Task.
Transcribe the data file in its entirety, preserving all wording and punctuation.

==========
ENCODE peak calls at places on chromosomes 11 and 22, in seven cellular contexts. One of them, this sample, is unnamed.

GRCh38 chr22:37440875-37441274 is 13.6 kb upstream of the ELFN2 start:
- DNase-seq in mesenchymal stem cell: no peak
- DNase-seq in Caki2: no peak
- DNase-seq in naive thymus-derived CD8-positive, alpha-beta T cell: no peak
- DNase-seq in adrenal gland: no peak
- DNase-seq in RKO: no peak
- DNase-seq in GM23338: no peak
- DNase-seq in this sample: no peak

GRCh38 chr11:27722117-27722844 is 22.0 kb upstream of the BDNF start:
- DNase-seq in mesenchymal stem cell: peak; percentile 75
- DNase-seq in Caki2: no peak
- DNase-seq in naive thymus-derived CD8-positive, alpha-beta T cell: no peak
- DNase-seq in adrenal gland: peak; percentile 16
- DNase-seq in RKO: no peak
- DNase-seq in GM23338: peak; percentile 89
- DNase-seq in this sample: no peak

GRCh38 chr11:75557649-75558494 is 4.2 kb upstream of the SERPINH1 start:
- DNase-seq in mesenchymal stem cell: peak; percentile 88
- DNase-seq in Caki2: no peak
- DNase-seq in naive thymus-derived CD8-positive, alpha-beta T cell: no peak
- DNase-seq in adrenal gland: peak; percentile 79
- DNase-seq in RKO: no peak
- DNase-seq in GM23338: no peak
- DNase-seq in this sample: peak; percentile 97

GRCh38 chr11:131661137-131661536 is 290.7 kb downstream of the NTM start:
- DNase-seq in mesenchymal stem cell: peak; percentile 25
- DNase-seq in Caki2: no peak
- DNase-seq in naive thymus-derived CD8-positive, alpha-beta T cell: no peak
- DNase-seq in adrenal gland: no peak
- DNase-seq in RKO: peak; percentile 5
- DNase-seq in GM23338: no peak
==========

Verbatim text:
ENCODE peak calls at places on chromosomes 11 and 22, in seven cellular contexts. One of them, this sample, is unnamed.

GRCh38 chr22:37440875-37441274 is 13.6 kb upstream of the ELFN2 start:
- DNase-seq in mesenchymal stem cell: no peak
- DNase-seq in Caki2: no peak
- DNase-seq in naive thymus-derived CD8-positive, alpha-beta T cell: no peak
- DNase-seq in adrenal gland: no peak
- DNase-seq in RKO: no peak
- DNase-seq in GM23338: no peak
- DNase-seq in this sample: no peak

GRCh38 chr11:27722117-27722844 is 22.0 kb upstream of the BDNF start:
- DNase-seq in mesenchymal stem cell: peak; percentile 75
- DNase-seq in Caki2: no peak
- DNase-seq in naive thymus-derived CD8-positive, alpha-beta T cell: no peak
- DNase-seq in adrenal gland: peak; percentile 16
- DNase-seq in RKO: no peak
- DNase-seq in GM23338: peak; percentile 89
- DNase-seq in this sample: no peak

GRCh38 chr11:75557649-75558494 is 4.2 kb upstream of the SERPINH1 start:
- DNase-seq in mesenchymal stem cell: peak; percentile 88
- DNase-seq in Caki2: no peak
- DNase-seq in naive thymus-derived CD8-positive, alpha-beta T cell: no peak
- DNase-seq in adrenal gland: peak; percentile 79
- DNase-seq in RKO: no peak
- DNase-seq in GM23338: no peak
- DNase-seq in this sample: peak; percentile 97

GRCh38 chr11:131661137-131661536 is 290.7 kb downstream of the NTM start:
- DNase-seq in mesenchymal stem cell: peak; percentile 25
- DNase-seq in Caki2: no peak
- DNase-seq in naive thymus-derived CD8-positive, alpha-beta T cell: no peak
- DNase-seq in adrenal gland: no peak
- DNase-seq in RKO: peak; percentile 5
- DNase-seq in GM23338: no peak